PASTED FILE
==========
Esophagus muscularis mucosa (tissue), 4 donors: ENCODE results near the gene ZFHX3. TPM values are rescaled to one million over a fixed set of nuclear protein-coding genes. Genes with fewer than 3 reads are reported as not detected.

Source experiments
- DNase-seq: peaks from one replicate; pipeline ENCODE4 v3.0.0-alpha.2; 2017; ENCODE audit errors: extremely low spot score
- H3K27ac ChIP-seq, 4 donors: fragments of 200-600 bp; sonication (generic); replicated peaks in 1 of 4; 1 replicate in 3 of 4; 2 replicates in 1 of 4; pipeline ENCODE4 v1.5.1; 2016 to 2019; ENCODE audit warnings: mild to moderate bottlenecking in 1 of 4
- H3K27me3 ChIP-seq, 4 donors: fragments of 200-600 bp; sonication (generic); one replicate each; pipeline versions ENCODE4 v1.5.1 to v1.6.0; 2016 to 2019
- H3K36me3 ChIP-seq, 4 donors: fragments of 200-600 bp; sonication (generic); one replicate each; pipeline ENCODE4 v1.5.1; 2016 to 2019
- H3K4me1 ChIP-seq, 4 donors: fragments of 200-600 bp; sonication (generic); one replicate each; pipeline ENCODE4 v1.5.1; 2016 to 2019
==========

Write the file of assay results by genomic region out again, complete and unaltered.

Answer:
Esophagus muscularis mucosa (tissue), 4 donors: ENCODE results near the gene ZFHX3. TPM values are rescaled to one million over a fixed set of nuclear protein-coding genes. Genes with fewer than 3 reads are reported as not detected.

Source experiments
- DNase-seq: peaks from one replicate; pipeline ENCODE4 v3.0.0-alpha.2; 2017; ENCODE audit errors: extremely low spot score
- H3K27ac ChIP-seq, 4 donors: fragments of 200-600 bp; sonication (generic); replicated peaks in 1 of 4; 1 replicate in 3 of 4; 2 replicates in 1 of 4; pipeline ENCODE4 v1.5.1; 2016 to 2019; ENCODE audit warnings: mild to moderate bottlenecking in 1 of 4
- H3K27me3 ChIP-seq, 4 donors: fragments of 200-600 bp; sonication (generic); one replicate each; pipeline versions ENCODE4 v1.5.1 to v1.6.0; 2016 to 2019
- H3K36me3 ChIP-seq, 4 donors: fragments of 200-600 bp; sonication (generic); one replicate each; pipeline ENCODE4 v1.5.1; 2016 to 2019
- H3K4me1 ChIP-seq, 4 donors: fragments of 200-600 bp; sonication (generic); one replicate each; pipeline ENCODE4 v1.5.1; 2016 to 2019